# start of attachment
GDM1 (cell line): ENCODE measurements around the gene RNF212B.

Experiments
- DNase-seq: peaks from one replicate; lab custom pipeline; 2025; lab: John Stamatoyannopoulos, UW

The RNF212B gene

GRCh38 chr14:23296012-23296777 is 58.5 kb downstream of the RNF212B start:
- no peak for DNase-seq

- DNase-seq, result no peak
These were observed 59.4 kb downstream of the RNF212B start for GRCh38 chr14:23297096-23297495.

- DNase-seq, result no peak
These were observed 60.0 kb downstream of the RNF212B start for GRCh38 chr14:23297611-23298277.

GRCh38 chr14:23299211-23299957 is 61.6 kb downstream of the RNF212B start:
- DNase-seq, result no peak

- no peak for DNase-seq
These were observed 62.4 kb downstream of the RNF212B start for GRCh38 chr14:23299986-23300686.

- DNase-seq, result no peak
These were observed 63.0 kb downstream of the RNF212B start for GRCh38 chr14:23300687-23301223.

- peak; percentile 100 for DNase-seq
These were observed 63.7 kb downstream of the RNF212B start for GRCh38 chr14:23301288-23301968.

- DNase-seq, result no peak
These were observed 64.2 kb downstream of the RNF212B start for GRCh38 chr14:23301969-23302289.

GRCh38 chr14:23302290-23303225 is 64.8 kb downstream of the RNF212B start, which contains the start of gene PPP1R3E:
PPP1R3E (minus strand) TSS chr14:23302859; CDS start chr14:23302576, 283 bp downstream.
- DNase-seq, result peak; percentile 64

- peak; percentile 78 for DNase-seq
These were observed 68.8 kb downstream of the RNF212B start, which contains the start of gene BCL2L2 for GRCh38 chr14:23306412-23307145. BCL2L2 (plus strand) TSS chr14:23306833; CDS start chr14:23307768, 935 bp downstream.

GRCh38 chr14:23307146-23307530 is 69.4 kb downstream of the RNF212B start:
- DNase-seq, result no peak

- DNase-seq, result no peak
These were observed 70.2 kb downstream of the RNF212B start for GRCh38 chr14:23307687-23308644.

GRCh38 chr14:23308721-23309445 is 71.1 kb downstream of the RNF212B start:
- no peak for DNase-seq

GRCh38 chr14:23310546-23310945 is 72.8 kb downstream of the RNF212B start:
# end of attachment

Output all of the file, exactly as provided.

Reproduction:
GDM1 (cell line): ENCODE measurements around the gene RNF212B.

Experiments
- DNase-seq: peaks from one replicate; lab custom pipeline; 2025; lab: John Stamatoyannopoulos, UW

The RNF212B gene

GRCh38 chr14:23296012-23296777 is 58.5 kb downstream of the RNF212B start:
- no peak for DNase-seq

- DNase-seq, result no peak
These were observed 59.4 kb downstream of the RNF212B start for GRCh38 chr14:23297096-23297495.

- DNase-seq, result no peak
These were observed 60.0 kb downstream of the RNF212B start for GRCh38 chr14:23297611-23298277.

GRCh38 chr14:23299211-23299957 is 61.6 kb downstream of the RNF212B start:
- DNase-seq, result no peak

- no peak for DNase-seq
These were observed 62.4 kb downstream of the RNF212B start for GRCh38 chr14:23299986-23300686.

- DNase-seq, result no peak
These were observed 63.0 kb downstream of the RNF212B start for GRCh38 chr14:23300687-23301223.

- peak; percentile 100 for DNase-seq
These were observed 63.7 kb downstream of the RNF212B start for GRCh38 chr14:23301288-23301968.

- DNase-seq, result no peak
These were observed 64.2 kb downstream of the RNF212B start for GRCh38 chr14:23301969-23302289.

GRCh38 chr14:23302290-23303225 is 64.8 kb downstream of the RNF212B start, which contains the start of gene PPP1R3E:
PPP1R3E (minus strand) TSS chr14:23302859; CDS start chr14:23302576, 283 bp downstream.
- DNase-seq, result peak; percentile 64

- peak; percentile 78 for DNase-seq
These were observed 68.8 kb downstream of the RNF212B start, which contains the start of gene BCL2L2 for GRCh38 chr14:23306412-23307145. BCL2L2 (plus strand) TSS chr14:23306833; CDS start chr14:23307768, 935 bp downstream.

GRCh38 chr14:23307146-23307530 is 69.4 kb downstream of the RNF212B start:
- DNase-seq, result no peak

- DNase-seq, result no peak
These were observed 70.2 kb downstream of the RNF212B start for GRCh38 chr14:23307687-23308644.

GRCh38 chr14:23308721-23309445 is 71.1 kb downstream of the RNF212B start:
- no peak for DNase-seq

GRCh38 chr14:23310546-23310945 is 72.8 kb downstream of the RNF212B start: